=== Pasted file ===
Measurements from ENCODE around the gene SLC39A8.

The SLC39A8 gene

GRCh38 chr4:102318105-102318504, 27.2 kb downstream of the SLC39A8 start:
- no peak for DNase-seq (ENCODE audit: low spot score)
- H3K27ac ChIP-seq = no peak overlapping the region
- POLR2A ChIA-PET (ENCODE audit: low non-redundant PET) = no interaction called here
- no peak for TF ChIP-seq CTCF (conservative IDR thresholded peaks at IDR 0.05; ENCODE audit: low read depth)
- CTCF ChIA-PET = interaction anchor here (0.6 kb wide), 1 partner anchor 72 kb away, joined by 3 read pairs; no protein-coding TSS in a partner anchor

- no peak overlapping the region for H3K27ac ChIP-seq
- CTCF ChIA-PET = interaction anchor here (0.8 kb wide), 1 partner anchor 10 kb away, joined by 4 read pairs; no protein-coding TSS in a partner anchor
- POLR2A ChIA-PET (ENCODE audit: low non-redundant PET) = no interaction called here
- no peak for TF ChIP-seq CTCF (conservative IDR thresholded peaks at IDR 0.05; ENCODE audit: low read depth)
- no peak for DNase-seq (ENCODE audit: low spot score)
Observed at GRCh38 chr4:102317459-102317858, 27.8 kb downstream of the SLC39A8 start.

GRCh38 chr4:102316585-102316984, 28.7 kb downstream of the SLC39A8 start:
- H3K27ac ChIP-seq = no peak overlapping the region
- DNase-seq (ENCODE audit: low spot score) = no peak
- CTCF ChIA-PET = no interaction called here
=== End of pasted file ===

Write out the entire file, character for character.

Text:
Measurements from ENCODE around the gene SLC39A8.

The SLC39A8 gene

GRCh38 chr4:102318105-102318504, 27.2 kb downstream of the SLC39A8 start:
- no peak for DNase-seq (ENCODE audit: low spot score)
- H3K27ac ChIP-seq = no peak overlapping the region
- POLR2A ChIA-PET (ENCODE audit: low non-redundant PET) = no interaction called here
- no peak for TF ChIP-seq CTCF (conservative IDR thresholded peaks at IDR 0.05; ENCODE audit: low read depth)
- CTCF ChIA-PET = interaction anchor here (0.6 kb wide), 1 partner anchor 72 kb away, joined by 3 read pairs; no protein-coding TSS in a partner anchor

- no peak overlapping the region for H3K27ac ChIP-seq
- CTCF ChIA-PET = interaction anchor here (0.8 kb wide), 1 partner anchor 10 kb away, joined by 4 read pairs; no protein-coding TSS in a partner anchor
- POLR2A ChIA-PET (ENCODE audit: low non-redundant PET) = no interaction called here
- no peak for TF ChIP-seq CTCF (conservative IDR thresholded peaks at IDR 0.05; ENCODE audit: low read depth)
- no peak for DNase-seq (ENCODE audit: low spot score)
Observed at GRCh38 chr4:102317459-102317858, 27.8 kb downstream of the SLC39A8 start.

GRCh38 chr4:102316585-102316984, 28.7 kb downstream of the SLC39A8 start:
- H3K27ac ChIP-seq = no peak overlapping the region
- DNase-seq (ENCODE audit: low spot score) = no peak
- CTCF ChIA-PET = no interaction called here